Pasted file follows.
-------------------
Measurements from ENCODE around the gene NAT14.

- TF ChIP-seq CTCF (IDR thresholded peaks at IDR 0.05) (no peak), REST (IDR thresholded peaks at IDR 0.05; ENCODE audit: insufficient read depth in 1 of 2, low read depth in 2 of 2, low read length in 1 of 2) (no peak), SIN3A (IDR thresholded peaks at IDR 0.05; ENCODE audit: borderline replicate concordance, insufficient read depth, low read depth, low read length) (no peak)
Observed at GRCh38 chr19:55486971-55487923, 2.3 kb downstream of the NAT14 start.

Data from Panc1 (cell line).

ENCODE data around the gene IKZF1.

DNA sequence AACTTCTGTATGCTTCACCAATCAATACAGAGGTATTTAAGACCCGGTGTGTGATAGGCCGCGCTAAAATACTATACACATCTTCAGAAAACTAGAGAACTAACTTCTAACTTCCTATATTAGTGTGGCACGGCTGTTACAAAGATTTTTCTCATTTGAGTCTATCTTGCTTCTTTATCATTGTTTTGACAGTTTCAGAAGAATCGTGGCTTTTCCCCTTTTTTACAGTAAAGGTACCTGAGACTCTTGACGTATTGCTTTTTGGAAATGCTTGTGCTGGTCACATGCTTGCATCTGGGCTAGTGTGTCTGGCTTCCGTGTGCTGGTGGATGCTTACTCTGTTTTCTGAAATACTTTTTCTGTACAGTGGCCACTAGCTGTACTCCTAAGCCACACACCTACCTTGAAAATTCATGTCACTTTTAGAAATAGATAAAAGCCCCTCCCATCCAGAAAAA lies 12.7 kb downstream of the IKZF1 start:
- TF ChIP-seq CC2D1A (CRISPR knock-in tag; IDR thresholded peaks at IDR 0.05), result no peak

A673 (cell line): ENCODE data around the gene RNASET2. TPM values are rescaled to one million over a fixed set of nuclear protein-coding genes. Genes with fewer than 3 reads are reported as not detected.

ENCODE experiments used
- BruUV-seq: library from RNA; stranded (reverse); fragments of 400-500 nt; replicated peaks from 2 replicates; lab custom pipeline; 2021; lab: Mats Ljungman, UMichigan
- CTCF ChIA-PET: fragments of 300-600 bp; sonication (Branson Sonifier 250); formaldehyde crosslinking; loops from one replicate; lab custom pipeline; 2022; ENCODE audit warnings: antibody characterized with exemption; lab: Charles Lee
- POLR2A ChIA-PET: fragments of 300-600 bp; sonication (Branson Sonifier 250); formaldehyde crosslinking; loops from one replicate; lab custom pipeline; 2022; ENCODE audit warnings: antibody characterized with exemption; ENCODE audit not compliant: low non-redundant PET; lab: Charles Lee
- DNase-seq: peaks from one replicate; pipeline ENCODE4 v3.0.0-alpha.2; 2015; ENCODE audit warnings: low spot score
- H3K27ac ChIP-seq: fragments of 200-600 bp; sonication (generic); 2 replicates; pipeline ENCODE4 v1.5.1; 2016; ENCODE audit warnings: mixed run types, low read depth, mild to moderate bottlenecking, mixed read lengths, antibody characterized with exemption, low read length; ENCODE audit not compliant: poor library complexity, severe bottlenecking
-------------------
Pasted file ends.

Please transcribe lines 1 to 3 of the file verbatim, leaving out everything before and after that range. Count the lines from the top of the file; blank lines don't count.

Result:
Measurements from ENCODE around the gene NAT14.

- TF ChIP-seq CTCF (IDR thresholded peaks at IDR 0.05) (no peak), REST (IDR thresholded peaks at IDR 0.05; ENCODE audit: insufficient read depth in 1 of 2, low read depth in 2 of 2, low read length in 1 of 2) (no peak), SIN3A (IDR thresholded peaks at IDR 0.05; ENCODE audit: borderline replicate concordance, insufficient read depth, low read depth, low read length) (no peak)
Observed at GRCh38 chr19:55486971-55487923, 2.3 kb downstream of the NAT14 start.